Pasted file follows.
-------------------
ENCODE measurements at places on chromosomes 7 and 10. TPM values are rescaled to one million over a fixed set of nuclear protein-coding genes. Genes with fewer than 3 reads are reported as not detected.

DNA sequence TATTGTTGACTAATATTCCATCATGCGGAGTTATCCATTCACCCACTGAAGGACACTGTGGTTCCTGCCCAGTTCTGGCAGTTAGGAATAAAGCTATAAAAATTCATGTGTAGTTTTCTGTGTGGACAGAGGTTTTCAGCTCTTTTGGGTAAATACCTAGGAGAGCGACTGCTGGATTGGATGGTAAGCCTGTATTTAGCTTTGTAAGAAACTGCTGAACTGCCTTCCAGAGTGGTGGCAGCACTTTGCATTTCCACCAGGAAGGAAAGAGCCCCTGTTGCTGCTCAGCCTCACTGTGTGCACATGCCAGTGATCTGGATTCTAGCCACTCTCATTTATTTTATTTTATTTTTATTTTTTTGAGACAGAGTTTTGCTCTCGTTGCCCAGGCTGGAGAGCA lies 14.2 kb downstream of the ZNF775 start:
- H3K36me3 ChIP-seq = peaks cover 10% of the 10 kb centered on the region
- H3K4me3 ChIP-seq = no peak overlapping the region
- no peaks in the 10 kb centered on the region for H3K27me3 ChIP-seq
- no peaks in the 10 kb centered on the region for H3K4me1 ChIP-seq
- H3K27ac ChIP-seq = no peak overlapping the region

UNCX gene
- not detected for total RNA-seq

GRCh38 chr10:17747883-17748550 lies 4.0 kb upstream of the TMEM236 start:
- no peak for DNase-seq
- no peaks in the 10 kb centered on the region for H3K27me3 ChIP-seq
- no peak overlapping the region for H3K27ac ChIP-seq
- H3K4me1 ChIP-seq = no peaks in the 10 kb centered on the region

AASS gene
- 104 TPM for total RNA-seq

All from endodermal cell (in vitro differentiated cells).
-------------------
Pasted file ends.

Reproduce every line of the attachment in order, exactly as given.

ENCODE measurements at places on chromosomes 7 and 10. TPM values are rescaled to one million over a fixed set of nuclear protein-coding genes. Genes with fewer than 3 reads are reported as not detected.

DNA sequence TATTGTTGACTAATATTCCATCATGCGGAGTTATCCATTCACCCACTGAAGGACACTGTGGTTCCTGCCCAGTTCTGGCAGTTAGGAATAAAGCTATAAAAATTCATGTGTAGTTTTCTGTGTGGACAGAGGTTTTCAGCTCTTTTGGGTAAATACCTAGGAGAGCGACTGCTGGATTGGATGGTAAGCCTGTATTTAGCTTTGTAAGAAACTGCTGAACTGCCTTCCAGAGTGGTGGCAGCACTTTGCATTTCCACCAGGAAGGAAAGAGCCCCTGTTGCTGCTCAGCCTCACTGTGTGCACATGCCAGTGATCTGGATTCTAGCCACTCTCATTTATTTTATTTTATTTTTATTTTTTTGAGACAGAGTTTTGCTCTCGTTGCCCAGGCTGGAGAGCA lies 14.2 kb downstream of the ZNF775 start:
- H3K36me3 ChIP-seq = peaks cover 10% of the 10 kb centered on the region
- H3K4me3 ChIP-seq = no peak overlapping the region
- no peaks in the 10 kb centered on the region for H3K27me3 ChIP-seq
- no peaks in the 10 kb centered on the region for H3K4me1 ChIP-seq
- H3K27ac ChIP-seq = no peak overlapping the region

UNCX gene
- not detected for total RNA-seq

GRCh38 chr10:17747883-17748550 lies 4.0 kb upstream of the TMEM236 start:
- no peak for DNase-seq
- no peaks in the 10 kb centered on the region for H3K27me3 ChIP-seq
- no peak overlapping the region for H3K27ac ChIP-seq
- H3K4me1 ChIP-seq = no peaks in the 10 kb centered on the region

AASS gene
- 104 TPM for total RNA-seq

All from endodermal cell (in vitro differentiated cells).